Down to Earth: Nature's Role in American History

By Ted Steinberg | Go to book overview
Save to active project


In at least one respect, the American West—the vast expanse of land running from the 98th meridian bisecting the Dakotas, Nebraska, Kansas, Oklahoma, and Texas to the Pacific Ocean—was all a big mistake. Following the Civil War a period of unusually wet weather that lasted roughly two decades inspired Americans to head west in droves. Urged on by scientists such as Cyrus Thomas, who pronounced the ample rainfall permanent in nature and “in some way connected to the settlement of the country,” Americans forged into the region under the delusion that moisture would increase in proportion to population. As late as 1884, one Chicago reporter wrote, “Kansas was considered a droughty state, but that day is past, and her reputation for sure crops is becoming widely known.” 1

One of the few people urging restraint as settlers rushed across the continent was a man by the name of John Wesley Powell. A Civil War veteran who lost his right arm in the battle of Shiloh, Powell went on in 1869 to successfully navigate the Colorado River. But his greatest contribution to American society stemmed not from his explorations but from his deep understanding of the hard reality that unfolded across the 98th meridian. The West might seem wet and inviting at the moment, Powell argued in the 1870s, but aridity—a fundamental inability to support agriculture without an artificial infusion of water— defined its true character. As the rain charts available at the time made clear, this was a land subject to less than 20 inches of precipitation annually, an expanse amounting to some two-fifths of the nation bereft of the moisture necessary to grow such crops as wheat and corn without a supply of irrigation water. We now know that it is the Rocky Mountains in league with the coastal ranges further west that, by blocking the passage of storm fronts and squeezing water from the clouds, make the West the dry land that it is. But Powell, in his day, understood enough to realize that it was folly to expect the rains to con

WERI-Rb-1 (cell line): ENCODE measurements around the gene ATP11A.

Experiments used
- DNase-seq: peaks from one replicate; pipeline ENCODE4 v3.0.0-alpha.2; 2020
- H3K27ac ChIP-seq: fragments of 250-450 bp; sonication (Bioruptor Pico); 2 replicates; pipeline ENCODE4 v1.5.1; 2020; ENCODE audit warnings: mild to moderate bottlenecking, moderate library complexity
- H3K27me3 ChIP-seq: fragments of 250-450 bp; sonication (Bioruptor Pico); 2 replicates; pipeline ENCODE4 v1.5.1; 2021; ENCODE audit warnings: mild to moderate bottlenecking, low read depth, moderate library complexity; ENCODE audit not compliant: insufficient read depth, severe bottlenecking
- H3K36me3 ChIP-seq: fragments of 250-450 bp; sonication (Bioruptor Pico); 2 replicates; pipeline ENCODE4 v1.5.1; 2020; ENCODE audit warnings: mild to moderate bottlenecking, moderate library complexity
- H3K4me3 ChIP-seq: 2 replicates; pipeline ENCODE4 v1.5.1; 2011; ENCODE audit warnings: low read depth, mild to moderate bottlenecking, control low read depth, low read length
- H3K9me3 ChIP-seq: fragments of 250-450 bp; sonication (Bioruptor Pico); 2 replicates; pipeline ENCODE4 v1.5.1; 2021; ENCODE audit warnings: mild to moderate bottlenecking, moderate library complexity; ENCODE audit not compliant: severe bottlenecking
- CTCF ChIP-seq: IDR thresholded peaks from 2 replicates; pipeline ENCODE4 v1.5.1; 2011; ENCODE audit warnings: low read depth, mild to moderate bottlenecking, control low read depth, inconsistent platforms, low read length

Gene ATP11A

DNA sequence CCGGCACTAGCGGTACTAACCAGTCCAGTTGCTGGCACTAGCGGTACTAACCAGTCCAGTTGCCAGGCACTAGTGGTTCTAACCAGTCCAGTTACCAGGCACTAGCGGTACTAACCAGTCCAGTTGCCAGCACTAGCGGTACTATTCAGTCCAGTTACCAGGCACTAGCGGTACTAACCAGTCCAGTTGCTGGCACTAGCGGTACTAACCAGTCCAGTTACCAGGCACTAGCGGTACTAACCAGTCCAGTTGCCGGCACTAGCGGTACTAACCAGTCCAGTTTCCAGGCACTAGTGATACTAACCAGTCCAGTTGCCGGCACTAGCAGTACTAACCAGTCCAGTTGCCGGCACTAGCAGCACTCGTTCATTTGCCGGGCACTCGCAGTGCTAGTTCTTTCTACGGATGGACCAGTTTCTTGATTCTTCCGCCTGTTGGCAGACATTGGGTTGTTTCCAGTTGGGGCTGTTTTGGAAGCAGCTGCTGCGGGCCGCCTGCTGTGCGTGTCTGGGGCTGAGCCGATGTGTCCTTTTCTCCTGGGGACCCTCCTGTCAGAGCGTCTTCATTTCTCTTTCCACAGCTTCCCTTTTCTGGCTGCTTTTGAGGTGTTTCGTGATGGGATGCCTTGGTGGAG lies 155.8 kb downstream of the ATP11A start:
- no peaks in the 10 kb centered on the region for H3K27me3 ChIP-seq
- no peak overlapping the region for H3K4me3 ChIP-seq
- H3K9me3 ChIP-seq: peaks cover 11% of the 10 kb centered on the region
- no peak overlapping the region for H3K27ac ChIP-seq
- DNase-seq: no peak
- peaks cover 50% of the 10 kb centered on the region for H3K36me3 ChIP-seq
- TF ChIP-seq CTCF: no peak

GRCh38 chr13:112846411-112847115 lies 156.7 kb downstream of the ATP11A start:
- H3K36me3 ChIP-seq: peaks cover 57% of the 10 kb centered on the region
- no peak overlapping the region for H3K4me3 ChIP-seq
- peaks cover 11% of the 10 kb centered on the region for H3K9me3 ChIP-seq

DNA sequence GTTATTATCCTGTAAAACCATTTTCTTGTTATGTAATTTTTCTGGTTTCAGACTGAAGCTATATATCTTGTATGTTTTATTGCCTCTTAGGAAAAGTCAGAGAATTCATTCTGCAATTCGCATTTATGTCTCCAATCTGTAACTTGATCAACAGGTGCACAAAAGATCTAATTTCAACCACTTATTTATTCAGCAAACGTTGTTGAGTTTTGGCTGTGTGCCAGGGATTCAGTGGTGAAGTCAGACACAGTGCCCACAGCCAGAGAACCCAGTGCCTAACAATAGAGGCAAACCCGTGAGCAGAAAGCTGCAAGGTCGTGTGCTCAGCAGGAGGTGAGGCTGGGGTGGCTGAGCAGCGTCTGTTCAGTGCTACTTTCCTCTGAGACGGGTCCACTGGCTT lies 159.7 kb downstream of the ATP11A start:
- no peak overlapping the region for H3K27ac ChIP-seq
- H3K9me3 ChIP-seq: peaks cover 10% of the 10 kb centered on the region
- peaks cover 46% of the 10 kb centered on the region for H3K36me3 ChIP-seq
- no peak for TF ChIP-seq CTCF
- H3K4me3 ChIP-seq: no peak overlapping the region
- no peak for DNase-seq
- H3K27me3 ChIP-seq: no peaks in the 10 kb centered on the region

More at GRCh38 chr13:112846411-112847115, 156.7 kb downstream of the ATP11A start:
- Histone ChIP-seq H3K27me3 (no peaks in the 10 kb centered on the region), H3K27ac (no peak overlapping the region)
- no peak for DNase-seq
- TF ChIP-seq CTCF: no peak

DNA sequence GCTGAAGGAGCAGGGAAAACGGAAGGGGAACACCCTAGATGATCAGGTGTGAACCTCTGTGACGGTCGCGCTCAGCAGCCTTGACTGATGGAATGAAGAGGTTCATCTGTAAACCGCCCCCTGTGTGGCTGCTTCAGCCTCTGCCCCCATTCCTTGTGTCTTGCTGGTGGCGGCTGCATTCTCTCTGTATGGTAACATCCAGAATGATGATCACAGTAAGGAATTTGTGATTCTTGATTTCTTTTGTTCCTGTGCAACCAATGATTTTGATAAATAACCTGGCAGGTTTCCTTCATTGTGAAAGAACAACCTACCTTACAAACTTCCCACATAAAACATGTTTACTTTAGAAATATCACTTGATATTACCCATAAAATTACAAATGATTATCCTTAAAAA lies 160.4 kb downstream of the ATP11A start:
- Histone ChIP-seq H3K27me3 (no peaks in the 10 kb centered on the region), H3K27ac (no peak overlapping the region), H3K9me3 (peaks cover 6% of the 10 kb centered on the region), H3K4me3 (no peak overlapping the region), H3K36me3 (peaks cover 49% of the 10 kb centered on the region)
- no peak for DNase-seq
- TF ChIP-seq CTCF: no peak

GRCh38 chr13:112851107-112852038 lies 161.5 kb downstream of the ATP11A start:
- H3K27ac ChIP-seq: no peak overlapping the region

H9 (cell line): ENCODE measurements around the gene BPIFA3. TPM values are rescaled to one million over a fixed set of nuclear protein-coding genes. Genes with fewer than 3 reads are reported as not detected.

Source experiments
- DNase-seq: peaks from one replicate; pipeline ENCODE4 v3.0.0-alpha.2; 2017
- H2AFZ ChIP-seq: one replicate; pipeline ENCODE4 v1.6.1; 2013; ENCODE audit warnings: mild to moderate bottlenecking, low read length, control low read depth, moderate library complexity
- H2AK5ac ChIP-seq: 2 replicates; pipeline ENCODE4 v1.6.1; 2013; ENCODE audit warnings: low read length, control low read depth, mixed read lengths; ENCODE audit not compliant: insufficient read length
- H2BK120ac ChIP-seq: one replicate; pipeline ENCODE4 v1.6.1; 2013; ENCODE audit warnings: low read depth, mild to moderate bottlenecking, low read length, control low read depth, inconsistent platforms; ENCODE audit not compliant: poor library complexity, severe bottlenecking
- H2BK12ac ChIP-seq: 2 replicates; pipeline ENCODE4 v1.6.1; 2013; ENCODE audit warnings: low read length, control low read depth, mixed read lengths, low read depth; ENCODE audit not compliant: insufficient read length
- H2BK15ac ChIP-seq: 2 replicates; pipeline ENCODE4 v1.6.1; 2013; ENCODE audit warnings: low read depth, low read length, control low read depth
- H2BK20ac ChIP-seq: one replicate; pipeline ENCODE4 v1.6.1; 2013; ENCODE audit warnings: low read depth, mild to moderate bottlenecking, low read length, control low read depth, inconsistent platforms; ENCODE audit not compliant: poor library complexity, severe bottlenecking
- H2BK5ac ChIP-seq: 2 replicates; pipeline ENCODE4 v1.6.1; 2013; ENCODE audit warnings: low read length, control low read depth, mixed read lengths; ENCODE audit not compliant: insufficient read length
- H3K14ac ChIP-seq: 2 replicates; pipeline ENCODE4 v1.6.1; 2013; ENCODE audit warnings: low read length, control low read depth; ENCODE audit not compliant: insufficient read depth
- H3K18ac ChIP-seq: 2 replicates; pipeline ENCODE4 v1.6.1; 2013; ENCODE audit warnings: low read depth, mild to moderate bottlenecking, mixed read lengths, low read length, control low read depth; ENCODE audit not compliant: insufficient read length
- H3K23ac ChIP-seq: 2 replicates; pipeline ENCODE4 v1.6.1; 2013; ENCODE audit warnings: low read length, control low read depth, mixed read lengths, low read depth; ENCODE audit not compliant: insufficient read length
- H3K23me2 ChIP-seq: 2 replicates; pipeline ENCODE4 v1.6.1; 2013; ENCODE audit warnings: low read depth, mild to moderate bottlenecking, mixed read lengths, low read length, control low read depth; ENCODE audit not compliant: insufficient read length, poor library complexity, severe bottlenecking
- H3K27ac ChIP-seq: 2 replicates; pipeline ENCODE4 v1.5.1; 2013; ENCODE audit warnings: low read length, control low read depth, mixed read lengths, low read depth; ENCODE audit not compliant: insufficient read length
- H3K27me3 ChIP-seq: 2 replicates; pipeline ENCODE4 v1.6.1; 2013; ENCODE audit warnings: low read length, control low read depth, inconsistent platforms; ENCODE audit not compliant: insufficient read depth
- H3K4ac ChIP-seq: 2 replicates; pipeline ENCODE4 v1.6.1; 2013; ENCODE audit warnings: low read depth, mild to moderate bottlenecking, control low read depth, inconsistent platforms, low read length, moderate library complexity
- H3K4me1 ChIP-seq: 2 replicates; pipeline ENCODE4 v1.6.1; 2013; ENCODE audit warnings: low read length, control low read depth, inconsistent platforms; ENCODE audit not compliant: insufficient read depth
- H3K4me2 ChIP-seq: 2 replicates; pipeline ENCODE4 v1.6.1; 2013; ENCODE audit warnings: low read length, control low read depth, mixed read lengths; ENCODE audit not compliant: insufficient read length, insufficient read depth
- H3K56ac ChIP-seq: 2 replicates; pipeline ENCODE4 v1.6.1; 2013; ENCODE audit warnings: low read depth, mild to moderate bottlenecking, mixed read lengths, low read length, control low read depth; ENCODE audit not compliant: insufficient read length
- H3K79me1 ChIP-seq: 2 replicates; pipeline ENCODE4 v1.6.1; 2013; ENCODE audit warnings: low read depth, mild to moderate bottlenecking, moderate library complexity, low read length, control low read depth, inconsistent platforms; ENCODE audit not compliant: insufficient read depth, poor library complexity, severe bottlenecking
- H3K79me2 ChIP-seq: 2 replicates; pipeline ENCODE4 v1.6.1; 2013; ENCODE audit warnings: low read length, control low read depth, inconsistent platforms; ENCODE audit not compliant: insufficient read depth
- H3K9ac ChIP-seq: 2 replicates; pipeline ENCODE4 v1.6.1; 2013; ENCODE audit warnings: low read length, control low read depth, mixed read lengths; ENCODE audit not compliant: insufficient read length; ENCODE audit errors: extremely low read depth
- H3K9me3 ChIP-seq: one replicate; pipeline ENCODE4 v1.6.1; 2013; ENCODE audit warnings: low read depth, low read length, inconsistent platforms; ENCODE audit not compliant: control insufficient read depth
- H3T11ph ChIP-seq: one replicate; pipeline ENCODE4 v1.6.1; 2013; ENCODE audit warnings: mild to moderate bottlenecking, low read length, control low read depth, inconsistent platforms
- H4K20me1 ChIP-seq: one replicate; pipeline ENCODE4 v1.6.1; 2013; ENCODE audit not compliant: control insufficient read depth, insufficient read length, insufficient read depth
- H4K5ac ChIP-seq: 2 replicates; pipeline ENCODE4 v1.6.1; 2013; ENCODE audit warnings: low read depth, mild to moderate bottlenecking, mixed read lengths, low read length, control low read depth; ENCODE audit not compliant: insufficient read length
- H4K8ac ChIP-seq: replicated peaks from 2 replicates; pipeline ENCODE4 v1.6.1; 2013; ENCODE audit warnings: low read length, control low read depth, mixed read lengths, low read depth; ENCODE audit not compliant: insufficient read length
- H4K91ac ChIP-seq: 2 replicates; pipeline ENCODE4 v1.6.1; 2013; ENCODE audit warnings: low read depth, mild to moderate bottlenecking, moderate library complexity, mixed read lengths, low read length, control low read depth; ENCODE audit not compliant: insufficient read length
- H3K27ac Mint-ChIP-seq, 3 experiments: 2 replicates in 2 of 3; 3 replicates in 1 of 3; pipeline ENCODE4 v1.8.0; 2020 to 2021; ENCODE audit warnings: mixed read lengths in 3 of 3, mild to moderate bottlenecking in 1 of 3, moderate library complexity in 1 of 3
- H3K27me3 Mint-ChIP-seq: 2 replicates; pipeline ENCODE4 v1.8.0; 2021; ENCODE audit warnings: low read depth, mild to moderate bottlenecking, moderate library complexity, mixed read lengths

Notes for this page

Add a new note
If you are trying to select text to create highlights or citations, remember that you must now click or tap on the first word, and then click or tap on the last word.
Loading One moment ...
Project items
Cite this page

Cited page

Citations are available only to our active members.
Sign up now to cite pages or passages in MLA, APA and Chicago citation styles.

Cited page

Bookmark this page
Down to Earth: Nature's Role in American History


Text size Smaller Larger
Search within

Search within this book

Look up

Look up a word

  • Dictionary
  • Thesaurus
Please submit a word or phrase above.
Print this page

Print this page

Why can't I print more than one page at a time?

While we understand printed pages are helpful to our users, this limitation is necessary to help protect our publishers' copyrighted material and prevent its unlawful distribution. We are sorry for any inconvenience.
Full screen
/ 346

matching results for page

Cited passage

Citations are available only to our active members.
Sign up now to cite pages or passages in MLA, APA and Chicago citation styles.

Cited passage

Welcome to the new Questia Reader

The Questia Reader has been updated to provide you with an even better online reading experience.  It is now 100% Responsive, which means you can read our books and articles on any sized device you wish.  All of your favorite tools like notes, highlights, and citations are still here, but the way you select text has been updated to be easier to use, especially on touchscreen devices.  Here's how:

1. Click or tap the first word you want to select.
2. Click or tap the last word you want to select.

OK, got it!

Thanks for trying Questia!

Please continue trying out our research tools, but please note, full functionality is available only to our active members.

Your work will be lost once you leave this Web page.

For full access in an ad-free environment, sign up now for a FREE, 1-day trial.

Already a member? Log in now.

Are you sure you want to delete this highlight?